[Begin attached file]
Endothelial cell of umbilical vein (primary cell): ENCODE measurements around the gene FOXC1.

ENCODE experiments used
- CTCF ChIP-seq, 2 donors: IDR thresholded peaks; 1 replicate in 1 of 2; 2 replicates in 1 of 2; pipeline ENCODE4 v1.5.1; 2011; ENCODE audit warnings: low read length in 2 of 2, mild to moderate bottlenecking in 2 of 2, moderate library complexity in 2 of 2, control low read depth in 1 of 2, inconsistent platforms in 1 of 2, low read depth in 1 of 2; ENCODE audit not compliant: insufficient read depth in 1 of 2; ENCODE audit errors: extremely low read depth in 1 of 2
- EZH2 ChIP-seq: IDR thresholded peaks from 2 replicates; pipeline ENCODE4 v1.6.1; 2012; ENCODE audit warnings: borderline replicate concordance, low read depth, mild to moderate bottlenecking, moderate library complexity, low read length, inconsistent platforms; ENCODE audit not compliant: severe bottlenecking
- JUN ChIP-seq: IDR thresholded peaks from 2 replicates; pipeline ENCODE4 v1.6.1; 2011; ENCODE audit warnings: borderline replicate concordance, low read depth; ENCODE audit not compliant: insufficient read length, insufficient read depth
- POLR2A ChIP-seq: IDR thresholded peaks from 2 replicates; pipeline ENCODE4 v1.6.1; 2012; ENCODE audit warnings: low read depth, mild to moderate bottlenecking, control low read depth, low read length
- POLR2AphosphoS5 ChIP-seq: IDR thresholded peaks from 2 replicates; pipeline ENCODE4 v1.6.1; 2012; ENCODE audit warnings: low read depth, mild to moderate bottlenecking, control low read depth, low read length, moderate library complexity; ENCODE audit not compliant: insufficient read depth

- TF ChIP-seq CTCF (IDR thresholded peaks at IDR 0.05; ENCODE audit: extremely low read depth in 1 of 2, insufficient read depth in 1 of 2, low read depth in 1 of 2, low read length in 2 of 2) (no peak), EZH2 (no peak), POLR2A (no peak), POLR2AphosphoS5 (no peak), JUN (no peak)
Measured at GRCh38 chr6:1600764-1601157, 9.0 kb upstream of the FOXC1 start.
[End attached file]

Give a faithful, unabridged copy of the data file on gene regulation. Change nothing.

Endothelial cell of umbilical vein (primary cell): ENCODE measurements around the gene FOXC1.

ENCODE experiments used
- CTCF ChIP-seq, 2 donors: IDR thresholded peaks; 1 replicate in 1 of 2; 2 replicates in 1 of 2; pipeline ENCODE4 v1.5.1; 2011; ENCODE audit warnings: low read length in 2 of 2, mild to moderate bottlenecking in 2 of 2, moderate library complexity in 2 of 2, control low read depth in 1 of 2, inconsistent platforms in 1 of 2, low read depth in 1 of 2; ENCODE audit not compliant: insufficient read depth in 1 of 2; ENCODE audit errors: extremely low read depth in 1 of 2
- EZH2 ChIP-seq: IDR thresholded peaks from 2 replicates; pipeline ENCODE4 v1.6.1; 2012; ENCODE audit warnings: borderline replicate concordance, low read depth, mild to moderate bottlenecking, moderate library complexity, low read length, inconsistent platforms; ENCODE audit not compliant: severe bottlenecking
- JUN ChIP-seq: IDR thresholded peaks from 2 replicates; pipeline ENCODE4 v1.6.1; 2011; ENCODE audit warnings: borderline replicate concordance, low read depth; ENCODE audit not compliant: insufficient read length, insufficient read depth
- POLR2A ChIP-seq: IDR thresholded peaks from 2 replicates; pipeline ENCODE4 v1.6.1; 2012; ENCODE audit warnings: low read depth, mild to moderate bottlenecking, control low read depth, low read length
- POLR2AphosphoS5 ChIP-seq: IDR thresholded peaks from 2 replicates; pipeline ENCODE4 v1.6.1; 2012; ENCODE audit warnings: low read depth, mild to moderate bottlenecking, control low read depth, low read length, moderate library complexity; ENCODE audit not compliant: insufficient read depth

- TF ChIP-seq CTCF (IDR thresholded peaks at IDR 0.05; ENCODE audit: extremely low read depth in 1 of 2, insufficient read depth in 1 of 2, low read depth in 1 of 2, low read length in 2 of 2) (no peak), EZH2 (no peak), POLR2A (no peak), POLR2AphosphoS5 (no peak), JUN (no peak)
Measured at GRCh38 chr6:1600764-1601157, 9.0 kb upstream of the FOXC1 start.